Questions regarding disclosure of open source
chuck at codefab.com
Wed Apr 21 22:43:53 UTC 2010
On Apr 21, 2010, at 3:12 PM, Joe Bell wrote:
> We’re all familiar with the phrase “Redistribution and use in source and binary forms, with or without modification, are permitted provided that…Redistributions must reproduce the above copyright notice, this list of conditions and the following disclaimer” and for applications that are cut-and-dry (say I include the lighttpd web server on my device) it is straightforward to comply and list in your open source declaration. What is confusing, or at the least bit, unclear, to me is regarding taking an off-the-shelf commercial version of Linux (say Wind River) and then augmenting it with lighttpd and other applications that weren’t a part of the original COTS component. In this case, am I obligated to say, disclose the fact that a version of BusyBox is in that Wind River distribution? Do I have to scan every single binary and library in my overall package and outline each of their licenses one by one? Or can I simply state that I utilize Wind River Linux and pass the licensing disclosure off onto them?
You're presumably obliged to follow the licensing terms of every distinct piece of software which you include. For a Linux distribution, that's mostly GPL + bits of MIT/BSD/zlib, and the standard means for doing so would be to provide the full source code for all of the software in question with every binary distribution as an optional install.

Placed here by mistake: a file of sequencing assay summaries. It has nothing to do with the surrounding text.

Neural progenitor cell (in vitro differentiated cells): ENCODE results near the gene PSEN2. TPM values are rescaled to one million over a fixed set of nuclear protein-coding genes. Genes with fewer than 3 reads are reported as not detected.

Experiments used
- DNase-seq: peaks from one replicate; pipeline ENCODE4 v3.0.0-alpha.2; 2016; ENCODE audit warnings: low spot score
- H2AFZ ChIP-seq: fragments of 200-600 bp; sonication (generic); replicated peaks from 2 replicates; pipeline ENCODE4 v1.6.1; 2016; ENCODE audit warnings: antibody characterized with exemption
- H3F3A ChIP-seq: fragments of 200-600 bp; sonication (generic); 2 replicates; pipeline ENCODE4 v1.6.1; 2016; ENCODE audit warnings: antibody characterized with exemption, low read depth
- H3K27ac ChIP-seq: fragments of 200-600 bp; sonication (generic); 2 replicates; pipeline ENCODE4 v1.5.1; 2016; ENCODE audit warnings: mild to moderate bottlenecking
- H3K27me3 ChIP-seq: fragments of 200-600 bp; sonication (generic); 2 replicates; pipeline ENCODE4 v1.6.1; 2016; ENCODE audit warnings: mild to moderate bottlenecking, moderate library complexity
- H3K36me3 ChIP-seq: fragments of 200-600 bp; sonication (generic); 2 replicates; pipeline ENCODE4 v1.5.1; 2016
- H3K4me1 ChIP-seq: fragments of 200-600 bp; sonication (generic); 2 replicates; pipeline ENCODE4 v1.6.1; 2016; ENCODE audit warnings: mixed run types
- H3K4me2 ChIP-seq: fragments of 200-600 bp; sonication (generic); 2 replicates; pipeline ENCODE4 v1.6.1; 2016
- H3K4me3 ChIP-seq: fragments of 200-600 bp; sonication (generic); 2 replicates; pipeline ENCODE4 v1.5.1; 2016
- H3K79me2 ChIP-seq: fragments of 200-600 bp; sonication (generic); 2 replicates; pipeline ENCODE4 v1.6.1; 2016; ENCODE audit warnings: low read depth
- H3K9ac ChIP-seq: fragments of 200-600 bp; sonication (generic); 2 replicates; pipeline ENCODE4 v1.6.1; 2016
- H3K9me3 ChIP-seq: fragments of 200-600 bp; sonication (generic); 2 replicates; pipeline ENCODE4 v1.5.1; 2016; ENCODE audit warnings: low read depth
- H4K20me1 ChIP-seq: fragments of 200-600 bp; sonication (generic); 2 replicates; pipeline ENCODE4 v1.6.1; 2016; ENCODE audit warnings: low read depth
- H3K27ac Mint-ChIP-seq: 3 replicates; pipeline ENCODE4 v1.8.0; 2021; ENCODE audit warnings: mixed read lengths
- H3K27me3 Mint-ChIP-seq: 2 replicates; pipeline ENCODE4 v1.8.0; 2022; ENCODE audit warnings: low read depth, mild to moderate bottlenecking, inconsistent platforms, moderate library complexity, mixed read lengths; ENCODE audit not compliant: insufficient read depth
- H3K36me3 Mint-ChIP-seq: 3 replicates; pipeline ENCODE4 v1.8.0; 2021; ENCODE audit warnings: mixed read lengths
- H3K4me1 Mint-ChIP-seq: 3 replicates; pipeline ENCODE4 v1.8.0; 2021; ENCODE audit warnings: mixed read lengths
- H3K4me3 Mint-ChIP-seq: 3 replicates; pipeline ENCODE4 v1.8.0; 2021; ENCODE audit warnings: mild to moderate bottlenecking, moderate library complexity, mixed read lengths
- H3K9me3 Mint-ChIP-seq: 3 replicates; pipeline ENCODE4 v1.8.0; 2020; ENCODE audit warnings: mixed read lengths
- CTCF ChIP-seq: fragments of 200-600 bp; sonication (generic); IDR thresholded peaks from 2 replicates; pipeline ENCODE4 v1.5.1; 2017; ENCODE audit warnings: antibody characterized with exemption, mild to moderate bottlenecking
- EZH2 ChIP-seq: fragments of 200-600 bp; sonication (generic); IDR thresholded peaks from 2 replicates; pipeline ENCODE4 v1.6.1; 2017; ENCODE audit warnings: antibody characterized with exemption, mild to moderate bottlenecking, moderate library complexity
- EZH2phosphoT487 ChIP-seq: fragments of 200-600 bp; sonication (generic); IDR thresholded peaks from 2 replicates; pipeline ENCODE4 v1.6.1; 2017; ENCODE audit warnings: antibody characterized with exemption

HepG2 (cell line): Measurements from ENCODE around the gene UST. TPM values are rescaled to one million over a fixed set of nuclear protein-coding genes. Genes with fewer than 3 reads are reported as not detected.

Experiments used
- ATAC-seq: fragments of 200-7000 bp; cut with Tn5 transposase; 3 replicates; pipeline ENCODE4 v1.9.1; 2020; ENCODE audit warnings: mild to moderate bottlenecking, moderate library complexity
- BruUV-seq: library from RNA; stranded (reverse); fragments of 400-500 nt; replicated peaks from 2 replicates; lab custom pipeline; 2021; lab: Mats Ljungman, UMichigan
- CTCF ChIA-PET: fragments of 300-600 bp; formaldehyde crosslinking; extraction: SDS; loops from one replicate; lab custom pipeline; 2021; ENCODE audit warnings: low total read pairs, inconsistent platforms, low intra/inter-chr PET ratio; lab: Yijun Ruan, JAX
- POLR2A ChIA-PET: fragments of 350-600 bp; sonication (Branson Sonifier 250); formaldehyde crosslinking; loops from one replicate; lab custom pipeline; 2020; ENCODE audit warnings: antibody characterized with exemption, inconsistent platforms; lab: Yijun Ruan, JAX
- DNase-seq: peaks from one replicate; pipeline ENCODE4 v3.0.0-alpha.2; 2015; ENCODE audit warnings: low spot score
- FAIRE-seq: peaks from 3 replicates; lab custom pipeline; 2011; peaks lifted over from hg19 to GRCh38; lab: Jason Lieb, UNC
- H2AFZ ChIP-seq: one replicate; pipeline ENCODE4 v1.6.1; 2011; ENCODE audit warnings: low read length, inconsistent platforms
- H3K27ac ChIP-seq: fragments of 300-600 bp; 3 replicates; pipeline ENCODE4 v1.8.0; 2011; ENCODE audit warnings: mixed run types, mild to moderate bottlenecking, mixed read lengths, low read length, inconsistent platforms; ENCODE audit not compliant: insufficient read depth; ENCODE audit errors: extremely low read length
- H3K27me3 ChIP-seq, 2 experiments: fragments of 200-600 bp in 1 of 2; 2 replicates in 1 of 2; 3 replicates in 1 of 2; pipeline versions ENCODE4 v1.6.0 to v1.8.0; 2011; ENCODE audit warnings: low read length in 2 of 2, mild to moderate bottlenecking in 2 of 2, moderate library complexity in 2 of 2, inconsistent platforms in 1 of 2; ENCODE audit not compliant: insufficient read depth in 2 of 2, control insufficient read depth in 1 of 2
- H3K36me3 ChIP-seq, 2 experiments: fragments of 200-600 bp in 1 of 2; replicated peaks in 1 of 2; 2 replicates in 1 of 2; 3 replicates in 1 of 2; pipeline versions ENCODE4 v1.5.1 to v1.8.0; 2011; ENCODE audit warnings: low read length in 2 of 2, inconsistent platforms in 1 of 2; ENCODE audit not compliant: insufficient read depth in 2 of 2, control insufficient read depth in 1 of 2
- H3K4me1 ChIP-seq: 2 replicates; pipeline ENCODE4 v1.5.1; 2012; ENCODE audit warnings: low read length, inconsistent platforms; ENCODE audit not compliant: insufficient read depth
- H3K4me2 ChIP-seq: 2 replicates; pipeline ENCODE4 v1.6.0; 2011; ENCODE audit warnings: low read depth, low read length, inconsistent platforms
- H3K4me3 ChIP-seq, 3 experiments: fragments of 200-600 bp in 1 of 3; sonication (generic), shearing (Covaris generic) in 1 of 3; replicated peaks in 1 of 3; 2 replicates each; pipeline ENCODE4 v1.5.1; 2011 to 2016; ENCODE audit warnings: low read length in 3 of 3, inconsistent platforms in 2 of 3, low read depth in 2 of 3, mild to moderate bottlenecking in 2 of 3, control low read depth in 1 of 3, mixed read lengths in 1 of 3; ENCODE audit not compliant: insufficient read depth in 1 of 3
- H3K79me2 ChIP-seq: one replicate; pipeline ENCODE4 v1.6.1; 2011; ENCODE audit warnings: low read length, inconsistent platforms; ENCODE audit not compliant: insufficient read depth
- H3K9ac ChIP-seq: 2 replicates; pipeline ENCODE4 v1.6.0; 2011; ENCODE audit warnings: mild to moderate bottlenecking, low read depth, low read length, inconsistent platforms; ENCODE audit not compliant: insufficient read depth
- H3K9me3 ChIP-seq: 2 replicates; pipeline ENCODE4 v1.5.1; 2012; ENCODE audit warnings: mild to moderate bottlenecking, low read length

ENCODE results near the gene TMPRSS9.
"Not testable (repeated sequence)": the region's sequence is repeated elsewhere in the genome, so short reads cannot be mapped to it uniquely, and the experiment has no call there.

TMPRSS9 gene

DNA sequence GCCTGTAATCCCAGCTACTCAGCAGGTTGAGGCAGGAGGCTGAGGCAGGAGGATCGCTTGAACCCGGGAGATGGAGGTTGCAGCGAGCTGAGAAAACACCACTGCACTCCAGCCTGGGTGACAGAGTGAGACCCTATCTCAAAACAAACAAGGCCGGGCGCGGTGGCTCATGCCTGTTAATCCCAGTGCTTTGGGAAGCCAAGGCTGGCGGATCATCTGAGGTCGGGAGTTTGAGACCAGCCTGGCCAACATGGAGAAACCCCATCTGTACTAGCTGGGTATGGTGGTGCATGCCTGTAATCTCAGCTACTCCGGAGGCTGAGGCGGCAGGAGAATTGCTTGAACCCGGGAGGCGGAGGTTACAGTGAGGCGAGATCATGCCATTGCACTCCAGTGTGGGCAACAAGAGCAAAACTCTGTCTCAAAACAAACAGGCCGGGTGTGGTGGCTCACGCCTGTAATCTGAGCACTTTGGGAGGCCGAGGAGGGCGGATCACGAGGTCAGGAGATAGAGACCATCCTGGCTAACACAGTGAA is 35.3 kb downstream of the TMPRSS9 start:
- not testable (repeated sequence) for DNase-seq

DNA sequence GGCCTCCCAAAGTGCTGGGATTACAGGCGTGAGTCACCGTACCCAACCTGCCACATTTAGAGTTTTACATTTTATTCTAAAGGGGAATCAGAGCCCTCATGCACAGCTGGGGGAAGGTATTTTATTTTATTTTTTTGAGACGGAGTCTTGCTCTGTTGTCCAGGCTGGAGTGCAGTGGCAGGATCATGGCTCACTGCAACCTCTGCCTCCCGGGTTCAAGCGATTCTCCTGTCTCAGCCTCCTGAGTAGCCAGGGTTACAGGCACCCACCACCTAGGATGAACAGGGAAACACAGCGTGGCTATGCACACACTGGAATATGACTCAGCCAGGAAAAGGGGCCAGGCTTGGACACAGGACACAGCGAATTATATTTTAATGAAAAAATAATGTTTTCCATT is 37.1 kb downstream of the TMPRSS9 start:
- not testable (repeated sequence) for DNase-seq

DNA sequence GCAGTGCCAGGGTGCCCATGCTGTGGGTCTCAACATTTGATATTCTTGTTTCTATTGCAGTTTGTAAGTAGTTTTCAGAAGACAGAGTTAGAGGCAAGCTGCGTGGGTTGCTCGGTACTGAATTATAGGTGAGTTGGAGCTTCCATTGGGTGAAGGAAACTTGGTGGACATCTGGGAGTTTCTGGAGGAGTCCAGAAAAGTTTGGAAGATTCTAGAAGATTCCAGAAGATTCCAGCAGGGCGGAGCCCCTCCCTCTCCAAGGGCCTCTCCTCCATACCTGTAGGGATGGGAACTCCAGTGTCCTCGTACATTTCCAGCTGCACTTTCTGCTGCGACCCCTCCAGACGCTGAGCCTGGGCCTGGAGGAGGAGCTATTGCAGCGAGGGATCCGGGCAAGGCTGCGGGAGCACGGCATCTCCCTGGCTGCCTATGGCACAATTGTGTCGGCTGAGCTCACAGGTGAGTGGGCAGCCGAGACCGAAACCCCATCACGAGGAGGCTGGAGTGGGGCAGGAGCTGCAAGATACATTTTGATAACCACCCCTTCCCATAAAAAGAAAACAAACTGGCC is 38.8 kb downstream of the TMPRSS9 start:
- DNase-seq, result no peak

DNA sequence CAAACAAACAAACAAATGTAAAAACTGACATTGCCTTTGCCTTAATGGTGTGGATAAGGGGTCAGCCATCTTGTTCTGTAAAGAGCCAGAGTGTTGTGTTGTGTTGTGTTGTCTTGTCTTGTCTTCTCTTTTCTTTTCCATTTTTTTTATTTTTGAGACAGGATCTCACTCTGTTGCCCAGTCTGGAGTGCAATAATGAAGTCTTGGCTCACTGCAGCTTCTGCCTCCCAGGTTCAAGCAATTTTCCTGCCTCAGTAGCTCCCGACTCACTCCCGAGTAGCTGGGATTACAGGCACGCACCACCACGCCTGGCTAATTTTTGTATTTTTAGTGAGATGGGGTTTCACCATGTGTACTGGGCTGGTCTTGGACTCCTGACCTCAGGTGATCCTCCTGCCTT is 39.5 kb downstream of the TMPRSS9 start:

If you are making a non-commercial distribution, you can refer back to the vendor who provided this software per GPLv2 3(c) [or similar clause GPLv3 6(c)]:
c) Accompany it with the information you received as to the offer
to distribute corresponding source code. (This alternative is
allowed only for noncommercial distribution and only if you
received the program in object code or executable form with such
an offer, in accord with Subsection b above.)
> The generic question is of course any time one takes a COTS component and incorporates into their software, should you demand in turn a full document outlining all the licenses and then append that to your own.
That's a relatively common approach, yes.
For example, if you read the license for Microsoft Windows (or some other operating systems), they include their own license and then append numerous variations of the older BSD license for parts of the network stack, etc which they obtained from the original BSD-licensed sources.
PS: If it is not readily apparent what one would need to do to fulfill your obligations when using other folks' source code, you should consult your lawyer. Hopefully, this is not the same individual which inflicted the 13-line disclaimer upon otherwise innocent mailing lists:
> This message is confidential to Prodea Systems, Inc unless otherwise indicated
> or apparent from its nature. [ ... ]
...which I have abbreviated in sacrifice to the Virtue of Brevity, about which I cannot say too much.
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